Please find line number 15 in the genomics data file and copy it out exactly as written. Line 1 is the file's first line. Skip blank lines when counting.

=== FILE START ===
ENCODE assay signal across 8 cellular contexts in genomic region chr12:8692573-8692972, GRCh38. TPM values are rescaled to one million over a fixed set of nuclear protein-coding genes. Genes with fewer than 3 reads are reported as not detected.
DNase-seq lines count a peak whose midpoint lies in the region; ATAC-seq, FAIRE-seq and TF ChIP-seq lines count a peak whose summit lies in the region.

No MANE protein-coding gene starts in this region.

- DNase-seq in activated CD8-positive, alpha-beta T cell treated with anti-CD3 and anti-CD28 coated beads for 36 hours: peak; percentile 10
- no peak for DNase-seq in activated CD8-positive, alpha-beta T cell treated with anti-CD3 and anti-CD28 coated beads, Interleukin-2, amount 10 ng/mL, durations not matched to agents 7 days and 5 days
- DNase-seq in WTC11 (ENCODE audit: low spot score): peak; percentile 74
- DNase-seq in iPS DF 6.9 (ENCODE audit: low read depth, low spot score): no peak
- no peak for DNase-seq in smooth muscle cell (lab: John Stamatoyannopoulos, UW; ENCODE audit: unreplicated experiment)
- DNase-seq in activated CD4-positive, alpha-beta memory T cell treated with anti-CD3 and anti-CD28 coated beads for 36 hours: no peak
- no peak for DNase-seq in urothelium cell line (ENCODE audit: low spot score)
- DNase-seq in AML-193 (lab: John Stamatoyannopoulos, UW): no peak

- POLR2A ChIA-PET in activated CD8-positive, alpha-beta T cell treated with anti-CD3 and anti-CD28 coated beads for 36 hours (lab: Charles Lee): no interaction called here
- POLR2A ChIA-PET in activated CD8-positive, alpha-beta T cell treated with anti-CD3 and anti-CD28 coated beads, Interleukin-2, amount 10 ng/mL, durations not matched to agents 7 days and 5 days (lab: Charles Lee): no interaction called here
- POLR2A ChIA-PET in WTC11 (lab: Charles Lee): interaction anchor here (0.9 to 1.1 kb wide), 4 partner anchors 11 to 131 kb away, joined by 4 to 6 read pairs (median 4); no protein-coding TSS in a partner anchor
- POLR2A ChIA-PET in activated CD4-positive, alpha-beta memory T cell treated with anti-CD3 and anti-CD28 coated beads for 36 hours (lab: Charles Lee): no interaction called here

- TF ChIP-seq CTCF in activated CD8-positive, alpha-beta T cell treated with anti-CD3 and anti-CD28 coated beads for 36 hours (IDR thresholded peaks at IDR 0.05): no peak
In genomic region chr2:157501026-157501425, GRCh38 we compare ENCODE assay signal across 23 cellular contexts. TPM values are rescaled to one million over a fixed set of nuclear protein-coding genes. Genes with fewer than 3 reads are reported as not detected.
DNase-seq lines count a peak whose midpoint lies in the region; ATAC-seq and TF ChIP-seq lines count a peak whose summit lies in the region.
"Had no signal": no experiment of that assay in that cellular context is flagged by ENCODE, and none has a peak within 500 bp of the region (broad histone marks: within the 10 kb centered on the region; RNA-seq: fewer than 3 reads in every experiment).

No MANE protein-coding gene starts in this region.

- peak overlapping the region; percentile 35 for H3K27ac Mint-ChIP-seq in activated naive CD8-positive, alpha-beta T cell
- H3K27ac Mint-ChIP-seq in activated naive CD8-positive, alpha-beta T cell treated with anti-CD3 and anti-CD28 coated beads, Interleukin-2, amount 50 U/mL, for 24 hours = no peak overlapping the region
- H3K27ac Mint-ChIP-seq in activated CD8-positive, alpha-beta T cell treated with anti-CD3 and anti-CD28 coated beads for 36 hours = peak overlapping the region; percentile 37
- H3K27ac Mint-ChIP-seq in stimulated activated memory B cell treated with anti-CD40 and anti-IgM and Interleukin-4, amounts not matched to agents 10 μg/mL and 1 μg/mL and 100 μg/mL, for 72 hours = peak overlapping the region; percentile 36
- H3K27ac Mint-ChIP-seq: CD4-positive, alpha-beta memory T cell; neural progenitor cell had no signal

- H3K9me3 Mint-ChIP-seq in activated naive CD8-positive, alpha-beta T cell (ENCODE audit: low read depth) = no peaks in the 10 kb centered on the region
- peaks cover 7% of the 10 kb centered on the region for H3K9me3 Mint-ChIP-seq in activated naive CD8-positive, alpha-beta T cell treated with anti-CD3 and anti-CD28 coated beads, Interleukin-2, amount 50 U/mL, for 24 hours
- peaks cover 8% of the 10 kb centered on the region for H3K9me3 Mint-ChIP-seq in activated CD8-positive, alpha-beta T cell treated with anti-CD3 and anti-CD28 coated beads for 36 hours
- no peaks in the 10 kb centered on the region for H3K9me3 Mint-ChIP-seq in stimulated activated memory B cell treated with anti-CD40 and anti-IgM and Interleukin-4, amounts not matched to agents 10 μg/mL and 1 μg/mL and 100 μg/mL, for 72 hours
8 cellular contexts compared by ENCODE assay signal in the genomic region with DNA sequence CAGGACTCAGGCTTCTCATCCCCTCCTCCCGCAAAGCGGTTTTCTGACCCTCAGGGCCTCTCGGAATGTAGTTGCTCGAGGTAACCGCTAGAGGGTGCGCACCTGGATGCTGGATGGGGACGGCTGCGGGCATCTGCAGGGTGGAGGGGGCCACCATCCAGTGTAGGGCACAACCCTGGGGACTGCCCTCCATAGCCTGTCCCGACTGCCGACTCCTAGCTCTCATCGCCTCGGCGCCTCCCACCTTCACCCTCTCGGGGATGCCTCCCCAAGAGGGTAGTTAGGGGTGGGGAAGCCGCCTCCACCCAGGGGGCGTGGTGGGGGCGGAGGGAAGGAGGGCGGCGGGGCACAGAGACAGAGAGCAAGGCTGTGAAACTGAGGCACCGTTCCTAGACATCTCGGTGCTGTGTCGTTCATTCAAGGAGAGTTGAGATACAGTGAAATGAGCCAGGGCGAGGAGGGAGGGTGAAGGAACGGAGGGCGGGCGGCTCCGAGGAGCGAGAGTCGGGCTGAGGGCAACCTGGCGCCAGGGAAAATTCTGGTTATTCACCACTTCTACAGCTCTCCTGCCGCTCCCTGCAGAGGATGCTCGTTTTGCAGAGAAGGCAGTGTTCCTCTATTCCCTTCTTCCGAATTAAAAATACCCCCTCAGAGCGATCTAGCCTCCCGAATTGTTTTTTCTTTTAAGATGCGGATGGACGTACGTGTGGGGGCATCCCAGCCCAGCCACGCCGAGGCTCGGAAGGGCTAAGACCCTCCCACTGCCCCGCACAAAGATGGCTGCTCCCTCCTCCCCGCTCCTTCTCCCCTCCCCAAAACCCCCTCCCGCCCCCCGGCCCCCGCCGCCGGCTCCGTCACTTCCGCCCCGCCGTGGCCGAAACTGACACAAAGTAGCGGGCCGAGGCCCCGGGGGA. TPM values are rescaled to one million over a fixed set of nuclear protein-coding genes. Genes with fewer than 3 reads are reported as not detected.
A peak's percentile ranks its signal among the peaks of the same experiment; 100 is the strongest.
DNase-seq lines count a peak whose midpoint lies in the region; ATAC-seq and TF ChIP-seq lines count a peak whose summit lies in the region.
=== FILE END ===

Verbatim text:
- POLR2A ChIA-PET in activated CD4-positive, alpha-beta memory T cell treated with anti-CD3 and anti-CD28 coated beads for 36 hours (lab: Charles Lee): no interaction called here